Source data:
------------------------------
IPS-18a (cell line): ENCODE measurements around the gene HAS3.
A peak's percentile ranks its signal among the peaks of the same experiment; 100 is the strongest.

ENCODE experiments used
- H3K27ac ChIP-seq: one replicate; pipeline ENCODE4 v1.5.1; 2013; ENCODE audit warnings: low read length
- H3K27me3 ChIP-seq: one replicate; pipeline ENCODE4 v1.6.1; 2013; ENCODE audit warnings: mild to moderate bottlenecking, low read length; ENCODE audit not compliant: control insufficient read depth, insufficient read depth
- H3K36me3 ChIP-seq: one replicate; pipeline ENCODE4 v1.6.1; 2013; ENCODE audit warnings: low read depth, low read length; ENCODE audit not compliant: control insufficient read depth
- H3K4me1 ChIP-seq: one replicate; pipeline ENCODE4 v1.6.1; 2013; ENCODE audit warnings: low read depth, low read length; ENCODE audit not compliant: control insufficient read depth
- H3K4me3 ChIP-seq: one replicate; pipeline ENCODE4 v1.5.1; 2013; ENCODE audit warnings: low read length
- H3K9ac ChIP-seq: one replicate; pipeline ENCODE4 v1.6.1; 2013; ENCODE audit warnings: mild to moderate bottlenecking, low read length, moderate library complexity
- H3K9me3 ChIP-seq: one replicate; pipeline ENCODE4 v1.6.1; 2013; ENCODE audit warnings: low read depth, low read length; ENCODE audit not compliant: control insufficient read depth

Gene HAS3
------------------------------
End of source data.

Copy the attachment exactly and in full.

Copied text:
IPS-18a (cell line): ENCODE measurements around the gene HAS3.
A peak's percentile ranks its signal among the peaks of the same experiment; 100 is the strongest.

ENCODE experiments used
- H3K27ac ChIP-seq: one replicate; pipeline ENCODE4 v1.5.1; 2013; ENCODE audit warnings: low read length
- H3K27me3 ChIP-seq: one replicate; pipeline ENCODE4 v1.6.1; 2013; ENCODE audit warnings: mild to moderate bottlenecking, low read length; ENCODE audit not compliant: control insufficient read depth, insufficient read depth
- H3K36me3 ChIP-seq: one replicate; pipeline ENCODE4 v1.6.1; 2013; ENCODE audit warnings: low read depth, low read length; ENCODE audit not compliant: control insufficient read depth
- H3K4me1 ChIP-seq: one replicate; pipeline ENCODE4 v1.6.1; 2013; ENCODE audit warnings: low read depth, low read length; ENCODE audit not compliant: control insufficient read depth
- H3K4me3 ChIP-seq: one replicate; pipeline ENCODE4 v1.5.1; 2013; ENCODE audit warnings: low read length
- H3K9ac ChIP-seq: one replicate; pipeline ENCODE4 v1.6.1; 2013; ENCODE audit warnings: mild to moderate bottlenecking, low read length, moderate library complexity
- H3K9me3 ChIP-seq: one replicate; pipeline ENCODE4 v1.6.1; 2013; ENCODE audit warnings: low read depth, low read length; ENCODE audit not compliant: control insufficient read depth

Gene HAS3